Browsed by
Tag: Sleep

Sleep is the single most effective thing we can do to reset our brain and body health each day…

Sleep is the single most effective thing we can do to reset our brain and body health each day…

From the book “Why we Sleep”

Within the brain, sleep enriches a diversity of functions, including our ability to learn, memorize, and make logical decisions and choices. Benevolently servicing our psychological health, sleep recalibrates our emotional brain circuits, allowing us to navigate next-day social and psychological challenges with cool-headed composure. We are even beginning to understand the most impervious and controversial of all conscious experiences: the dream. Dreaming provides a unique suite of benefits to all species fortunate enough to experience it, humans included. Among these gifts are a consoling neurochemical bath that mollifies painful memories and a virtual reality space in which the brain melds past and present knowledge, inspiring creativity.

Downstairs in the body, sleep restocks the armory of our immune system, helping fight malignancy, preventing infection, and warding off all manner of sickness. Sleep reforms the body’s metabolic state by fine-tuning the balance of insulin and circulating glucose. Sleep further regulates our appetite, helping control body weight through healthy food selection rather than rash impulsivity. Plentiful sleep maintains a flourishing microbiome within your gut from which we know so much of our nutritional health begins. Adequate sleep is intimately tied to the fitness of our cardiovascular system, lowering blood pressure while keeping our hearts in fine condition.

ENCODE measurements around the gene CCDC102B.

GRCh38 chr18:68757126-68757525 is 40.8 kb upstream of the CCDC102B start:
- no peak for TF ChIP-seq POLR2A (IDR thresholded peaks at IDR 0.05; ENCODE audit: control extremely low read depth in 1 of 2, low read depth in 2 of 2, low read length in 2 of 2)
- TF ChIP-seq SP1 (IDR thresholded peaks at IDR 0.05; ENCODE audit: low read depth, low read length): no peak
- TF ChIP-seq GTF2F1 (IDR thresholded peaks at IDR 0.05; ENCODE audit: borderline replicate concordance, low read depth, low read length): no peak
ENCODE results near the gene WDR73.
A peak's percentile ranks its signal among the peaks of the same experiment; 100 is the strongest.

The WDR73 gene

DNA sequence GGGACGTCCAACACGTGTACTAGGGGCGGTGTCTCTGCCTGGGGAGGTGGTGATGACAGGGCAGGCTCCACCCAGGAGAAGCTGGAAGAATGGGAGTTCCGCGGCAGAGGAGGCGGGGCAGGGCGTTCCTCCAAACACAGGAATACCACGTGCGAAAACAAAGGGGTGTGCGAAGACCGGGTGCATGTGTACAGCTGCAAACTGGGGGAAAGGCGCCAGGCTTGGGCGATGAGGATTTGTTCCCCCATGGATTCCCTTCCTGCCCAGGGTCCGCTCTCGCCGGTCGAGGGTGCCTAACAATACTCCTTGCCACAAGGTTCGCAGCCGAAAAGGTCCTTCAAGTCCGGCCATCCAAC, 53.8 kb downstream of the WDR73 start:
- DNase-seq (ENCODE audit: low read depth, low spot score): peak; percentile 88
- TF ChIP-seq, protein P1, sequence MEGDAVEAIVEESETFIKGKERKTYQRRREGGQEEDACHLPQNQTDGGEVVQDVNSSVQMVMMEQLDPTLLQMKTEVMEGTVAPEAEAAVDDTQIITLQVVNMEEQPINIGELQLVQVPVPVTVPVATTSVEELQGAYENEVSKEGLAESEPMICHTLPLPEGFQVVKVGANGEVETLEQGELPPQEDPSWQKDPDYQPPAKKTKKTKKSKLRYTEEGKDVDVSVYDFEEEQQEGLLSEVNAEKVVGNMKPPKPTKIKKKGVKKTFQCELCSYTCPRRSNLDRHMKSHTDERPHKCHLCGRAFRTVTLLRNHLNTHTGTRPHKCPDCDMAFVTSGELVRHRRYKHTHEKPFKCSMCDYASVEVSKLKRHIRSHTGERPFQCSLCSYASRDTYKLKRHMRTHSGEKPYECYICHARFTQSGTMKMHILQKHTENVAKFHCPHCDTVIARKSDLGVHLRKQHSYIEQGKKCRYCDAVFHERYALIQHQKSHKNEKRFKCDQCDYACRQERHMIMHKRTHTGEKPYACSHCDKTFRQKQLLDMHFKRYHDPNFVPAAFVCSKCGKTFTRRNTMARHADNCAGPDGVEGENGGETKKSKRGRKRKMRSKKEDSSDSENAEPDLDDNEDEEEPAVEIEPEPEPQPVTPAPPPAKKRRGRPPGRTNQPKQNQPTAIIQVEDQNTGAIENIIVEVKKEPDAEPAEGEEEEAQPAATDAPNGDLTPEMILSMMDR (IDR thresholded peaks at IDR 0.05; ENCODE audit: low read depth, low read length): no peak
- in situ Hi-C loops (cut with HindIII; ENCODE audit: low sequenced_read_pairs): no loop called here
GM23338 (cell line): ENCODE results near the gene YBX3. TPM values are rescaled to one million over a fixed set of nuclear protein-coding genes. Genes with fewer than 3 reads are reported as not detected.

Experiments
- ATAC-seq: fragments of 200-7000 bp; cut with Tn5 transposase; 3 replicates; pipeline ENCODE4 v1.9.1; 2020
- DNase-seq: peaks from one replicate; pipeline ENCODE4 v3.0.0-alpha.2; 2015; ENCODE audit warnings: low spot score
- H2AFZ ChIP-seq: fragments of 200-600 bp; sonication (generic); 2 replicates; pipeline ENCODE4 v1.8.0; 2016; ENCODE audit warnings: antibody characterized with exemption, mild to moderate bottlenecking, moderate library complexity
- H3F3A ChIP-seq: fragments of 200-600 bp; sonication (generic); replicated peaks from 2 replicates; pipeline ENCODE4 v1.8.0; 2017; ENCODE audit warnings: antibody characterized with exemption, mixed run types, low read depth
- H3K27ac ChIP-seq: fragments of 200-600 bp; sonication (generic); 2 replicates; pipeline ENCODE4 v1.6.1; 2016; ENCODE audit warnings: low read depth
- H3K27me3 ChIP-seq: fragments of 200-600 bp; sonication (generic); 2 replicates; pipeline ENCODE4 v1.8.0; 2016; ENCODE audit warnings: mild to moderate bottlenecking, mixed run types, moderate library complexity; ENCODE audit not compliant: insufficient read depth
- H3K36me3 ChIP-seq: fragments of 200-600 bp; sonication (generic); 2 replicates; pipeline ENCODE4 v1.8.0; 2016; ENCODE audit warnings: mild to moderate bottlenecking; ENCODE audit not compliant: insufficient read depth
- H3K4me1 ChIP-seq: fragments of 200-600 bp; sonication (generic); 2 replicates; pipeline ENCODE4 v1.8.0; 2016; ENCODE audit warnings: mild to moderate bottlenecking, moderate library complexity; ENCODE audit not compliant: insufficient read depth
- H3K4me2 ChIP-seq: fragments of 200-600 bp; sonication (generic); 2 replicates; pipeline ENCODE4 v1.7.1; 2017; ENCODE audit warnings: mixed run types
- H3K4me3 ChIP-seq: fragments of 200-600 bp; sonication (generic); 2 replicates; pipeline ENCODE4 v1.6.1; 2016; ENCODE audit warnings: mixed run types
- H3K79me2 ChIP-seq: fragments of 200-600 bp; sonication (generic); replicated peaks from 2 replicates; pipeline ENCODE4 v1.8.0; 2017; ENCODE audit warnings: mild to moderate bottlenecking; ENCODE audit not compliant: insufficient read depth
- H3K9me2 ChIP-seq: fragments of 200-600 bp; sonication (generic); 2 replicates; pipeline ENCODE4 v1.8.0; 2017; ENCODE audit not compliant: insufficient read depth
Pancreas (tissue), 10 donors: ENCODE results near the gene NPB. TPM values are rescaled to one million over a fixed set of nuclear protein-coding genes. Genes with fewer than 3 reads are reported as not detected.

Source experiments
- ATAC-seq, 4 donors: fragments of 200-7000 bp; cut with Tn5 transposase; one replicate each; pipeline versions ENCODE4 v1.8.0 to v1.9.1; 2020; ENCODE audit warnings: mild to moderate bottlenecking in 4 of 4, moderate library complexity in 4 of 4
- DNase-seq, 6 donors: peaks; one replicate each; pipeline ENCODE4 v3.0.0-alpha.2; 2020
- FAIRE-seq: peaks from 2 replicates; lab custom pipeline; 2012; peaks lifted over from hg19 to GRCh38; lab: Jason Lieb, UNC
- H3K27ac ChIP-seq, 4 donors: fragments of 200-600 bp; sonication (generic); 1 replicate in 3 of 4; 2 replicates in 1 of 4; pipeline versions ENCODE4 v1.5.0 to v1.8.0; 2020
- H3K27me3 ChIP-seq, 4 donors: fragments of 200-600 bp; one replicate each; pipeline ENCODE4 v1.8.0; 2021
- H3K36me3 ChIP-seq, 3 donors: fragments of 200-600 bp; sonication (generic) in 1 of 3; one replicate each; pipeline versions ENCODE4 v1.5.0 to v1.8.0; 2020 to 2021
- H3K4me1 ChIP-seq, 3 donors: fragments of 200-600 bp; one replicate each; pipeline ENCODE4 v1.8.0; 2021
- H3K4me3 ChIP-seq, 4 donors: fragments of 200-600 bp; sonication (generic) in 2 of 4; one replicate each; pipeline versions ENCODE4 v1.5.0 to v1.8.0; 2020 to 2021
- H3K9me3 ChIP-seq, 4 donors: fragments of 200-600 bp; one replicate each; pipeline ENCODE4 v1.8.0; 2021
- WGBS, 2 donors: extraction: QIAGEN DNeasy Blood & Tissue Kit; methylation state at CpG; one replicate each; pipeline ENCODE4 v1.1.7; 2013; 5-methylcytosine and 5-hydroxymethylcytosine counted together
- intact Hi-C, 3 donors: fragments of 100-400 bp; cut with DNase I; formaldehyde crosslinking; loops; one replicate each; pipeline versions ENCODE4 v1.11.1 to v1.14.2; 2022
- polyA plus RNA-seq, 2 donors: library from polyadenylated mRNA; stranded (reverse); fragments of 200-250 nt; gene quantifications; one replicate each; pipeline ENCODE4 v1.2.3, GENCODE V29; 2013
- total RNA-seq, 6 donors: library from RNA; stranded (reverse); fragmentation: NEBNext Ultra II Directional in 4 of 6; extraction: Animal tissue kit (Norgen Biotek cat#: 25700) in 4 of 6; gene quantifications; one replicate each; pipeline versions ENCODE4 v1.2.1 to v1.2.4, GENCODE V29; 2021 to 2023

A balanced diet and exercise are of vital importance, yes. But we now see sleep as the preeminent force in this health trinity. The physical and mental impairments caused by one night of bad sleep dwarf those caused by an equivalent absence of food or exercise. It is difficult to imagine any other state—natural or medically manipulated—that affords a more powerful redressing of physical and mental health at every level of analysis.”

Why we sleep …

Why we sleep …

— From the book “Why We Sleep”

Imagine the birth of your first child.

At the hospital, the doctor enters the room and says, “Congratulations, it’s a healthy baby boy. We’ve completed all of the preliminary tests and everything looks good.” She smiles reassuringly and starts walking toward the door.

However, before exiting the room she turns around and says, “There is just one thing. From this moment forth, and for the rest of your child’s entire life, he will repeatedly and routinely lapse into a state of apparent coma. It might even resemble death at times. And while his body lies still his mind will often be filled with stunning, bizarre hallucinations. This state will consume one-third of his life and I have absolutely no idea why he’ll do it, or what it is for. Good luck!”

Astonishing, but until very recently, this was reality: doctors and scientists could not give you a consistent or complete answer as to why we sleep.

Consider that we have known the functions of the three other basic drives in life—to eat, to drink, and to reproduce—for many tens if not hundreds of years now. Yet the fourth main biological drive, common across the entire animal kingdom—the drive to sleep—has continued to elude science for millennia.”